The BookBrunch team reveals what's on their bedside tables
I'm listening to Natalie Haynes read her book A Thousand Ships (Pan Macmillan), the aftermath of the Trojan war seen through the eyes of the women. This is a topic that's been (not always successfully) addressed by others, but it's fascinating to be reminded just how many women there are in the story, and not all with walk-on parts. With the muse, Calliope, urging the poet on, we start with Creusa, daughter of Priam and the first wife of Aeneas, in a vivid sequence as she fails to escape the flames of Troy. The captured Trojan women, waiting on the beach to discover their fate, act as a chorus, while Penelope regularly provides her thoughts on the inordinate amount of time her husband is taking to return to her - including his seven-year dalliance with the nymph Calypso. I'm now on the very bloody section where Clytemnestra welcomes home her husband Agamemnon; it's difficult to see how this interpretation can be bettered.
Readers of Hadley Freeman's journalism in the Guardian may not need much persuading to pick up her family history House of Glass (4th Estate): she's such an engaging writer. Here, she proves herself to be just as accomplished at long form narrative, and at sympathetic portraits of a varied cast characters. Among them - two generations up from the author - are her grandmother Sala, who dreamed of an elegant life in Paris but became a disappointed housewife in suburban America; the pugnacious, reckless, resourceful Alex, a successful couturier and later gallery owner; and mild-mannered, conformist Jacques, whose fate is terrible. Freeman tackles the most demanding of themes - the depths of inhumanity, the nature of identity, the compromises of survival - with great insight and integrity.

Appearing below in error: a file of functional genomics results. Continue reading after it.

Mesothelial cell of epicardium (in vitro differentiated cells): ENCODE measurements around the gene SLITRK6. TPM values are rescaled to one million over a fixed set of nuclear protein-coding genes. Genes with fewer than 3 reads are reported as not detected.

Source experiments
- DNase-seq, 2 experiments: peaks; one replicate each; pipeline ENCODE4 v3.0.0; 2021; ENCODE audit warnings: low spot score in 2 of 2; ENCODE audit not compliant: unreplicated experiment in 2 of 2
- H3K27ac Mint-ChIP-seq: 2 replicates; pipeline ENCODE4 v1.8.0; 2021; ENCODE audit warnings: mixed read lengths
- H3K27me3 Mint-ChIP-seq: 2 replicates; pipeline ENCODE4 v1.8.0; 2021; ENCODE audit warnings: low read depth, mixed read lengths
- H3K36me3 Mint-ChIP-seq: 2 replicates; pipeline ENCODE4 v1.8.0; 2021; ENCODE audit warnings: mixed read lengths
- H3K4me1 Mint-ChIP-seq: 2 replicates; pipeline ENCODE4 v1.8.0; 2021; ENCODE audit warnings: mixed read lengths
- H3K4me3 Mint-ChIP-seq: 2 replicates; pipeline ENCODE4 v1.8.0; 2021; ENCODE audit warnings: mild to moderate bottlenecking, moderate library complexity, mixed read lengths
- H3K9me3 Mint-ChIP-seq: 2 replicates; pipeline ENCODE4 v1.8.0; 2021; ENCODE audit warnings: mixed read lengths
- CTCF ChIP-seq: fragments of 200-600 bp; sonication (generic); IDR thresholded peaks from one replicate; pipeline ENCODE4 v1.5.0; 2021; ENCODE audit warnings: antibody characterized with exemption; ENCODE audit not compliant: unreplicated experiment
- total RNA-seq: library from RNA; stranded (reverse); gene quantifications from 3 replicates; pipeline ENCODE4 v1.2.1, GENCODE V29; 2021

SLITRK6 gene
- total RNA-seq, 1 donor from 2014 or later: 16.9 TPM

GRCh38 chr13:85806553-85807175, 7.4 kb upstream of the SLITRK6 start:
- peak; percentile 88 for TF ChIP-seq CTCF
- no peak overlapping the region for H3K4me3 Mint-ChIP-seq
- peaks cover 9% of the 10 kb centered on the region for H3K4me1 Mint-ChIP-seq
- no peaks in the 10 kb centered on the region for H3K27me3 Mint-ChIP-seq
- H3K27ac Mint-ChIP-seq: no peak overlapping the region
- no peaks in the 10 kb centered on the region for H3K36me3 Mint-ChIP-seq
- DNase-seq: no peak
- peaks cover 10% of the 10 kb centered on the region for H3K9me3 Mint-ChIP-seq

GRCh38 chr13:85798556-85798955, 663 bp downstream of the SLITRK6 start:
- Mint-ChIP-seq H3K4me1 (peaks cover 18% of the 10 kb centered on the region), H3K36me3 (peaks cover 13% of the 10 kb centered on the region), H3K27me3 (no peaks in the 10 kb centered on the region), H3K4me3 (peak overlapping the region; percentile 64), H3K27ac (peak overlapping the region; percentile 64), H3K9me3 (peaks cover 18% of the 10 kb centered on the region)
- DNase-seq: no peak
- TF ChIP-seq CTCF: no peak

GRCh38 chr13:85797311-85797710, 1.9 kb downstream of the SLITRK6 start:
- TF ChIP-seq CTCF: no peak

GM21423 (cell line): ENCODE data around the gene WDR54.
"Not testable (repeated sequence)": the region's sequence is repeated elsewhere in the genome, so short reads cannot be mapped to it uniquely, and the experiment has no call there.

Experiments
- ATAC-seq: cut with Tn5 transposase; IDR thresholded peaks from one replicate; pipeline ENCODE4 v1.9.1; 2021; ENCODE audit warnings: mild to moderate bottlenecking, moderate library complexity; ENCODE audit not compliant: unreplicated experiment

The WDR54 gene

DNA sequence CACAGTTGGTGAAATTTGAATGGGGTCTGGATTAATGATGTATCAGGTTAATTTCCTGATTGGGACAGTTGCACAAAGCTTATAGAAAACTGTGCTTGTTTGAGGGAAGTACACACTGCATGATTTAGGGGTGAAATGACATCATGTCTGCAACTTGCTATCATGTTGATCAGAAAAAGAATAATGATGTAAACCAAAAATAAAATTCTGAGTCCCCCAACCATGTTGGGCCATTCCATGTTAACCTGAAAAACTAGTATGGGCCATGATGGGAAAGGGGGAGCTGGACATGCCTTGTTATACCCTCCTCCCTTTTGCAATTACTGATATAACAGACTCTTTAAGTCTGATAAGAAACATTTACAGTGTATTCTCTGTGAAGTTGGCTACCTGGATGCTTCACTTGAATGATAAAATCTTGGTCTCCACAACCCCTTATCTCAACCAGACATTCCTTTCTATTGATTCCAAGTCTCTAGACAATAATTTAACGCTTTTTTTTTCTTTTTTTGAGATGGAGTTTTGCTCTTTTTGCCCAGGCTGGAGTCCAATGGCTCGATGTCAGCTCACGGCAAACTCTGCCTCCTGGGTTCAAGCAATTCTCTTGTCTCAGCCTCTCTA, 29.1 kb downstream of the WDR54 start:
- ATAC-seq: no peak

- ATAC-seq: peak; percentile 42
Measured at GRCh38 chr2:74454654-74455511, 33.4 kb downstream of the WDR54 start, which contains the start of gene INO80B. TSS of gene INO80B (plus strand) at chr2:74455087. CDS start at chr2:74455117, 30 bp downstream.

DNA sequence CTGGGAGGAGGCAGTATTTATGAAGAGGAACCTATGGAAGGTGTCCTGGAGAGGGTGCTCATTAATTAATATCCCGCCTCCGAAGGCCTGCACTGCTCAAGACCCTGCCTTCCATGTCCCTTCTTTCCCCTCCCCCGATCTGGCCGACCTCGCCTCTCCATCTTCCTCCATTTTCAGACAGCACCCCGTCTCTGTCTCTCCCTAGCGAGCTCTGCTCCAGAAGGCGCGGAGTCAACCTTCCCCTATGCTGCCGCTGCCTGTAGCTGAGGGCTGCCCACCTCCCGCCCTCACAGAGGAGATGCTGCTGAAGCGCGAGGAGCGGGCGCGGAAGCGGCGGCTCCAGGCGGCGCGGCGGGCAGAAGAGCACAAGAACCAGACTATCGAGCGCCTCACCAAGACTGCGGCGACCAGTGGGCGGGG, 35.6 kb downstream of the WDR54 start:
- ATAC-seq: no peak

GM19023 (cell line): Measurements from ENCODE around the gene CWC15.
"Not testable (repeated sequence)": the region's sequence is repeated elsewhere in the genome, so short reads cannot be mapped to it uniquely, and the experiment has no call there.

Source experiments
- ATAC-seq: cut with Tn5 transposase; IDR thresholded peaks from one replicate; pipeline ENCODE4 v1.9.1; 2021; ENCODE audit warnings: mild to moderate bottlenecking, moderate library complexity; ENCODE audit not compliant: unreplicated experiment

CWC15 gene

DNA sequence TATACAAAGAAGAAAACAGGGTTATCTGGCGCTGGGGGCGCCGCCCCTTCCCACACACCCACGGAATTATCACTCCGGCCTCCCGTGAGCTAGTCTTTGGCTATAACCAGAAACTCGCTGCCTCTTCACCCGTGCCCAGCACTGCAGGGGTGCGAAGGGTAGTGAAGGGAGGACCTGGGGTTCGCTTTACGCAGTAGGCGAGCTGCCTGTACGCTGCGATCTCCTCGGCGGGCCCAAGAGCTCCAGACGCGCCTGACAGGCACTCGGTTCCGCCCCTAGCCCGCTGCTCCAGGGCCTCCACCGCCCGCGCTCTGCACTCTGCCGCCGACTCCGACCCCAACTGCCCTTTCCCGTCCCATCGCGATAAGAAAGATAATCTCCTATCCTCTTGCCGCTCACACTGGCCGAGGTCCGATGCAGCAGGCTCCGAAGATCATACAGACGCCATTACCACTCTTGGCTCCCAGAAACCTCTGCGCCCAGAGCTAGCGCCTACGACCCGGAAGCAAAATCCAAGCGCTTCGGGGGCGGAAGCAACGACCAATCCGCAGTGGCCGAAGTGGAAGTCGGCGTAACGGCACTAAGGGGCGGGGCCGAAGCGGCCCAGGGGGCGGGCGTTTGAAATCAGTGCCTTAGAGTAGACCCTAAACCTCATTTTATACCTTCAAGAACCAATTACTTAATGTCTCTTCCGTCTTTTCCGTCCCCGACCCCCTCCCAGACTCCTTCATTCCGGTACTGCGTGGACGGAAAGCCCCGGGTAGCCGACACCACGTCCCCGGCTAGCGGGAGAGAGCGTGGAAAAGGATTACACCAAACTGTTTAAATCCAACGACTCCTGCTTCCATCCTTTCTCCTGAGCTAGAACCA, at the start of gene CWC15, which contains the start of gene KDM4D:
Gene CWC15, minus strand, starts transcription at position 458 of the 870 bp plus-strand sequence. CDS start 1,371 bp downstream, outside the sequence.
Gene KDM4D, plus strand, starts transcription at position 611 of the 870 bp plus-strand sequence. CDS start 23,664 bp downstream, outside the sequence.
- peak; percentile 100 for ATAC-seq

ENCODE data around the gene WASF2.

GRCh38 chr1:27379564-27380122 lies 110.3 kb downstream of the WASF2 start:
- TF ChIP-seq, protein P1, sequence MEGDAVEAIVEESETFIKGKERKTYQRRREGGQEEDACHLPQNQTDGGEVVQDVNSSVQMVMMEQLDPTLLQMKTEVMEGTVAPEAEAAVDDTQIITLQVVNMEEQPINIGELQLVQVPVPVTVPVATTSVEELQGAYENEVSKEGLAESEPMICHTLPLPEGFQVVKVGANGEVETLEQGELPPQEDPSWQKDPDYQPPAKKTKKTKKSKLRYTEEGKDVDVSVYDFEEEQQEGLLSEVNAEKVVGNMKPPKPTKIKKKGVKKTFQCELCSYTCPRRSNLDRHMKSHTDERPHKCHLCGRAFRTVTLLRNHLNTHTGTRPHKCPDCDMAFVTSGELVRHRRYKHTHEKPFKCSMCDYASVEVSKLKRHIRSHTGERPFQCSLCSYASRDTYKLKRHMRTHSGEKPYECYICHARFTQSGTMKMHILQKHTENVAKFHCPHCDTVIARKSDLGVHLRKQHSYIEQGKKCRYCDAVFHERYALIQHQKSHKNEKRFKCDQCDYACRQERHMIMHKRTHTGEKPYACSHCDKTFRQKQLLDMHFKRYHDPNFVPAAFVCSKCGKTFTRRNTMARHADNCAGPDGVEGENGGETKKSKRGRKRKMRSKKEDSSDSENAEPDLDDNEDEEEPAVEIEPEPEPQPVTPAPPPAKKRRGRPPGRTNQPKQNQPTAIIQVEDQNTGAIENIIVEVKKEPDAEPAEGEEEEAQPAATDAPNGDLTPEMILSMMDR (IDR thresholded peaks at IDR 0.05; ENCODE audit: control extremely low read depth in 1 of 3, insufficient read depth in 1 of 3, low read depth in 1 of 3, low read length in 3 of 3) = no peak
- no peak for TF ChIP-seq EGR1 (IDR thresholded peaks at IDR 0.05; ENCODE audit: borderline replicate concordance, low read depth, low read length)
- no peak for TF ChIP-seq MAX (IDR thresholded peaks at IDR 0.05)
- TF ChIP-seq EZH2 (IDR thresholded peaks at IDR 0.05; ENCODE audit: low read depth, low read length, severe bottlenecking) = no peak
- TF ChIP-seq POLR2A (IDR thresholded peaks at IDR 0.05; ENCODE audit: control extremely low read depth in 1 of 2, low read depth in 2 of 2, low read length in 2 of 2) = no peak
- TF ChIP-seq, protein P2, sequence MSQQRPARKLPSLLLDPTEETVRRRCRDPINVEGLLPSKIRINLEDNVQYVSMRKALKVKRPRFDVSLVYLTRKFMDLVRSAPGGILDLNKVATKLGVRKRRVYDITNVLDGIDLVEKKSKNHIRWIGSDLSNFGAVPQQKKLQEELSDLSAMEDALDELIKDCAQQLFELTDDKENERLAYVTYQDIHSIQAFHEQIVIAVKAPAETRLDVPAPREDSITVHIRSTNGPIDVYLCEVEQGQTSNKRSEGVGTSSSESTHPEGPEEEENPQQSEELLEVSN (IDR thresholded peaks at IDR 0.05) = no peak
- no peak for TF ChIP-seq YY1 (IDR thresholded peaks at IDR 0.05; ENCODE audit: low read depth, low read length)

My kindle tells me I am 22% into My Dear, I Wanted to Tell You by Louisa Young (The Borough Press). So far it is excellent - it has mostly followed the story of Riley Purefoy, lifted from his working-class roots by a local artist and bohemian family, who signs up to fight in the First World War after an unsettling incident with an art student. What I like most about it is how vivid and immediate the writing is - it doesn't need to describe the trenches in sickening detail to convey their horrors. So far I'm not especially invested in the love story, but that isn't why I'm reading it - apparently about halfway through, the book gets specific about the development of plastic surgery to restore soldiers' features during the war, and it sounds fascinating - although not promising for Riley's so-far-described-as-handsome face.
I was delighted to be lucky enough to blag a proof of Cathy Rentzenbrink's new book and first novel Everyone is Still Alive (Phoenix) which is published in July. I have been a big fan of Cathy's talent since her Waterstones days and it has been such a pleasure to see her career develop, first at Quick Reads and then as a writer and author. This is her first novel, and is a dose of reality in high life suburbia, following four couples who live in and around Magnolia Lane, a sought-after residential quarter for aspirational social benchmarkers who have climbing ambitions. The ups and downs and interactions are closely observed and smothered with dry humour; hideously recognisable weaknesses are exposed and all the while though intentions are generally good even if not particularly well placed. The book is kind and real, and it's funny and touching. I raced through it and immediately handed it to my wife who ripped through it in half the time, my sister is now devouring it - all in the space of less than a week. This book will do well and deserves to, as does Cathy who writes with heart as well as head, and puts back much of her time and effort to help writers at the beginning of their careers.